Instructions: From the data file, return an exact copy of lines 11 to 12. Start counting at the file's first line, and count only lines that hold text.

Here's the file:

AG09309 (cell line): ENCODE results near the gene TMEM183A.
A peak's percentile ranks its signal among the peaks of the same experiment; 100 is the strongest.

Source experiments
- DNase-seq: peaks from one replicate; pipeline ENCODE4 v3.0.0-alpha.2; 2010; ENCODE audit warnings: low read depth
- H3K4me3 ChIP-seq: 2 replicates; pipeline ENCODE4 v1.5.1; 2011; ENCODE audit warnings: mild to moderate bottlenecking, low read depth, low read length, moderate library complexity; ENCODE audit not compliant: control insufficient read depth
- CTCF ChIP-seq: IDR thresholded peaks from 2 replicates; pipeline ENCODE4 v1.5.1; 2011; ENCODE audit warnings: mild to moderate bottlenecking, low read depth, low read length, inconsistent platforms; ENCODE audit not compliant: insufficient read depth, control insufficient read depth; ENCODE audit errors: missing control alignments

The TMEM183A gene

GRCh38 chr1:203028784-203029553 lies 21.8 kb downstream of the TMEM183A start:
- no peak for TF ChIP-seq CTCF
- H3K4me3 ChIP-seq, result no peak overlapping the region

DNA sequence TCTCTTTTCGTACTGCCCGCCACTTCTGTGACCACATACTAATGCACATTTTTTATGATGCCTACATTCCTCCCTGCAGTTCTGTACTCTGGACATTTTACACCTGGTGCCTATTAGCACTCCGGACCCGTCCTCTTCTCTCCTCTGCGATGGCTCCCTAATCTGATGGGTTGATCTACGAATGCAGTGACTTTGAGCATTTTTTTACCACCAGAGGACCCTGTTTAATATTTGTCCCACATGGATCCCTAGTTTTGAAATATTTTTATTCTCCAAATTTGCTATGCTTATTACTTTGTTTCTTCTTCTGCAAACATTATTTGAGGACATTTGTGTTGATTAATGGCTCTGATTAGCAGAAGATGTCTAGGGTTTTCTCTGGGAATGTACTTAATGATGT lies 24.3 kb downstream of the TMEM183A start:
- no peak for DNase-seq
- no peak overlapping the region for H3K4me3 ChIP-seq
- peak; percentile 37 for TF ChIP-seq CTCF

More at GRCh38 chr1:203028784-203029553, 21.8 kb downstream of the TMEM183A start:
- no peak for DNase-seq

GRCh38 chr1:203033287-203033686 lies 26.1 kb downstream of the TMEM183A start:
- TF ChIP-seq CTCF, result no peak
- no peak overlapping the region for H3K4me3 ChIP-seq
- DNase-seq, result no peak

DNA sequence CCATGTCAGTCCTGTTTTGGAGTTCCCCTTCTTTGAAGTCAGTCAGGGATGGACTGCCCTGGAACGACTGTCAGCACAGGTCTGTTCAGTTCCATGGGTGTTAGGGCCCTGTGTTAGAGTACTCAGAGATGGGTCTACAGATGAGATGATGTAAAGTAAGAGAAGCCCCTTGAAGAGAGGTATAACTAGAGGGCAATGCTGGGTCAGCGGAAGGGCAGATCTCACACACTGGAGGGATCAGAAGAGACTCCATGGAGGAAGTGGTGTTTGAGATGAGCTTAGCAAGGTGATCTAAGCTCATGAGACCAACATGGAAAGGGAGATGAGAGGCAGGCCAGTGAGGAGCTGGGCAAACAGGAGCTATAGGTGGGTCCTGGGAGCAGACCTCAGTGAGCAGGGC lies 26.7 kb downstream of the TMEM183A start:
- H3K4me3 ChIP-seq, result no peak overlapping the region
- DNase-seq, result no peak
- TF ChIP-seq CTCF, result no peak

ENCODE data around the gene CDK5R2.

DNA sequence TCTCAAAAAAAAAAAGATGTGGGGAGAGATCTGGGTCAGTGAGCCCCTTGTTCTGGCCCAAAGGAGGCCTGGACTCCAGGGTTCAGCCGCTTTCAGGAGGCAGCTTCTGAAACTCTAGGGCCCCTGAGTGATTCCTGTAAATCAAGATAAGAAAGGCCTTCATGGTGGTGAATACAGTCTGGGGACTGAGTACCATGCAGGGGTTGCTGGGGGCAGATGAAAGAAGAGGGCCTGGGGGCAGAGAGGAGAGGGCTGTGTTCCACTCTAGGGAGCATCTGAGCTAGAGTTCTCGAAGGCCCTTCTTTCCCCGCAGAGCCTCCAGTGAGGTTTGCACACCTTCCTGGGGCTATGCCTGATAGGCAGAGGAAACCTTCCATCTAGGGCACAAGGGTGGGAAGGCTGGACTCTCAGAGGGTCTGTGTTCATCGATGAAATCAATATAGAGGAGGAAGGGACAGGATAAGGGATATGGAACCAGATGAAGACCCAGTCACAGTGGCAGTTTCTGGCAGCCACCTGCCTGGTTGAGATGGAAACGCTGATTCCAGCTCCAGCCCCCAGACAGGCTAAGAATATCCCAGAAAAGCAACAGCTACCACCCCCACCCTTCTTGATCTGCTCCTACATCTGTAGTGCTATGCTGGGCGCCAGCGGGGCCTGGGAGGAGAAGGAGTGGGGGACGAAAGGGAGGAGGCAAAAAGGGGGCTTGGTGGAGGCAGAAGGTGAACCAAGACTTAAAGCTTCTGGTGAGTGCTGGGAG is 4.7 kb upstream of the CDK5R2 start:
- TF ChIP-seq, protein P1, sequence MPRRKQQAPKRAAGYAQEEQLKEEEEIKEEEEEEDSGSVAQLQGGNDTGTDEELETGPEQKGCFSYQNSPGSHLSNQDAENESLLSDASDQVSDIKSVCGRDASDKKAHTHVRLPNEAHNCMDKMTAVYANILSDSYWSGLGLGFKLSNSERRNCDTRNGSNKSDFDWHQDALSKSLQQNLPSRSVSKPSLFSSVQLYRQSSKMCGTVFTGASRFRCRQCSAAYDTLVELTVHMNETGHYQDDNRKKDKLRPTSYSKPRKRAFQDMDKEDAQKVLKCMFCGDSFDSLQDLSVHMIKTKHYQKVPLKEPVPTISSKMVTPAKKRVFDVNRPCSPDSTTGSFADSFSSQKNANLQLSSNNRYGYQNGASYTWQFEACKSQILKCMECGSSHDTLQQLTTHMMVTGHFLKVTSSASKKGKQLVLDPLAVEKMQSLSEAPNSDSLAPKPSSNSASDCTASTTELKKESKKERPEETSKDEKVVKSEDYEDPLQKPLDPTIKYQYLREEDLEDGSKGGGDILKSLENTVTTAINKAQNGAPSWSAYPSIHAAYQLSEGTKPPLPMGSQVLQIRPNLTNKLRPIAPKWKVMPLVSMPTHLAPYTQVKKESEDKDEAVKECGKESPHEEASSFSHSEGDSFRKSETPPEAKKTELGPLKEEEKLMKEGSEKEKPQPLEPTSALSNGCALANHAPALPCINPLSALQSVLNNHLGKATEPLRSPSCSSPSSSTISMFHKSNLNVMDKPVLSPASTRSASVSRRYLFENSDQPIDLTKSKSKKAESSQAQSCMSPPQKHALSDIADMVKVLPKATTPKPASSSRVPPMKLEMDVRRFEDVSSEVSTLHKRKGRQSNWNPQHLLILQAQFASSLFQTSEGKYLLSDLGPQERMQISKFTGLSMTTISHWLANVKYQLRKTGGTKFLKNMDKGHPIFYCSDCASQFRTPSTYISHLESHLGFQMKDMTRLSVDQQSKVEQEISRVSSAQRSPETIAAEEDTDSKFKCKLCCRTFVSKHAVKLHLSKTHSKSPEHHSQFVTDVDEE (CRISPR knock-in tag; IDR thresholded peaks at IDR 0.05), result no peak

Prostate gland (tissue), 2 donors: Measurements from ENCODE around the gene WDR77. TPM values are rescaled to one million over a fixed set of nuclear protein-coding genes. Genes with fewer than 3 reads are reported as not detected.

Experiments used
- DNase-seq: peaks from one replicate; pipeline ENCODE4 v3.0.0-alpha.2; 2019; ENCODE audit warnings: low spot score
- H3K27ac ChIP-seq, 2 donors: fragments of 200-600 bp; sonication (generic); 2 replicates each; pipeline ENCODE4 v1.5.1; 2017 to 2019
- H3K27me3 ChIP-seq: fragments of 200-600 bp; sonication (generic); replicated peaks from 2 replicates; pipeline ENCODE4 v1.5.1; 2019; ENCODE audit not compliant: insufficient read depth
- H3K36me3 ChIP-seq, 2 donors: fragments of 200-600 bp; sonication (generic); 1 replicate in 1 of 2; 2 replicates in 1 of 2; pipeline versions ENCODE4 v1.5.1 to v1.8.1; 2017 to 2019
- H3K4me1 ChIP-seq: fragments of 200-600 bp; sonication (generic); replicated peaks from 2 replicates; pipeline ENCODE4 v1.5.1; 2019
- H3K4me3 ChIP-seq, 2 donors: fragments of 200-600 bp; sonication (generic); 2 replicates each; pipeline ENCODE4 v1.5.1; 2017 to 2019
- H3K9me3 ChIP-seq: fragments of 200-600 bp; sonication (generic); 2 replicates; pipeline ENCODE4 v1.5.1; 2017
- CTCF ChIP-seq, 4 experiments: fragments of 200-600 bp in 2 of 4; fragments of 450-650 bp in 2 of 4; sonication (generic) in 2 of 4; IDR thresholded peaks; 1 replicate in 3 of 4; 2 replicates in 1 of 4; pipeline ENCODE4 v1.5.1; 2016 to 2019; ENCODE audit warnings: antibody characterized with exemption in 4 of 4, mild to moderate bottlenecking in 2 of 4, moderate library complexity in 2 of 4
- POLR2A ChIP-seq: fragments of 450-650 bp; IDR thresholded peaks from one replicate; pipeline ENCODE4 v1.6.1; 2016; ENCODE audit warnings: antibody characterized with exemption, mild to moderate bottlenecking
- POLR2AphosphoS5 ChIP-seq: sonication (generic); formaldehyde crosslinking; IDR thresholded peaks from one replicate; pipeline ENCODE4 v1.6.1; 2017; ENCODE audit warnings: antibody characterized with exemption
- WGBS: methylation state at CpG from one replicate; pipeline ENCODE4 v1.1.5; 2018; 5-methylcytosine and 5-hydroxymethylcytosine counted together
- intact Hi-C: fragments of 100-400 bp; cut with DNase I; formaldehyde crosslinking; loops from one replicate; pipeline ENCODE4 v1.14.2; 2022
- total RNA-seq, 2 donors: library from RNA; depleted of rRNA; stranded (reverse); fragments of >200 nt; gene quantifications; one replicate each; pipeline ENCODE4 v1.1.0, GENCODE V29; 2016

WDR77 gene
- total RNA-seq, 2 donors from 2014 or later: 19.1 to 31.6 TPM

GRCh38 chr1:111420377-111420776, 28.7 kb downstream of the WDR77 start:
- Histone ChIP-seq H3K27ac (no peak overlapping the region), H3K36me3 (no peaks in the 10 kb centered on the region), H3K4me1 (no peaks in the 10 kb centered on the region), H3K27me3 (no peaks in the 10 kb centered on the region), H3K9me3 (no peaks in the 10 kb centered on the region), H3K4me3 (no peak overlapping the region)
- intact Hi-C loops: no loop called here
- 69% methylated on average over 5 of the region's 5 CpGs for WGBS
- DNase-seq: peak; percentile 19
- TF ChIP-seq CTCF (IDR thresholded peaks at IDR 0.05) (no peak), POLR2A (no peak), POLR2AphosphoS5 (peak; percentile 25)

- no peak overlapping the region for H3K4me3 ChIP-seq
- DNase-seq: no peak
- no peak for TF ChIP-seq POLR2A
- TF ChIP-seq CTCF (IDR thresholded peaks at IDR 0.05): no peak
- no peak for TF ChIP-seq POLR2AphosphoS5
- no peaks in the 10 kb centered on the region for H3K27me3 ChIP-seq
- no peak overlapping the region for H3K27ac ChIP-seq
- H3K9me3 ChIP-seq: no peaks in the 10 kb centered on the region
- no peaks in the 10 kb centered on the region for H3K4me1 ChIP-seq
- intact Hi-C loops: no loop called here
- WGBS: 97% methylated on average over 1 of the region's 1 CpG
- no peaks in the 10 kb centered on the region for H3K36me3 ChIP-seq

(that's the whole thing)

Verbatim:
DNA sequence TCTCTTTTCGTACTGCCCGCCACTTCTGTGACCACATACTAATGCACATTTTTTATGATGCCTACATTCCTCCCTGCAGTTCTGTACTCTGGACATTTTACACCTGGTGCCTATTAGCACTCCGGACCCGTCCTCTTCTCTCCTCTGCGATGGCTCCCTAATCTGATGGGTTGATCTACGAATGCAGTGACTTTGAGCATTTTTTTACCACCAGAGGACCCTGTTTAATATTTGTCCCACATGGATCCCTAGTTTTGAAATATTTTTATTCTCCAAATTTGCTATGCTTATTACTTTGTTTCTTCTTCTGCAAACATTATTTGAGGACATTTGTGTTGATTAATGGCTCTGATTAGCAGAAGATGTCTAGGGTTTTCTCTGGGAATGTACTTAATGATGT lies 24.3 kb downstream of the TMEM183A start:
- no peak for DNase-seq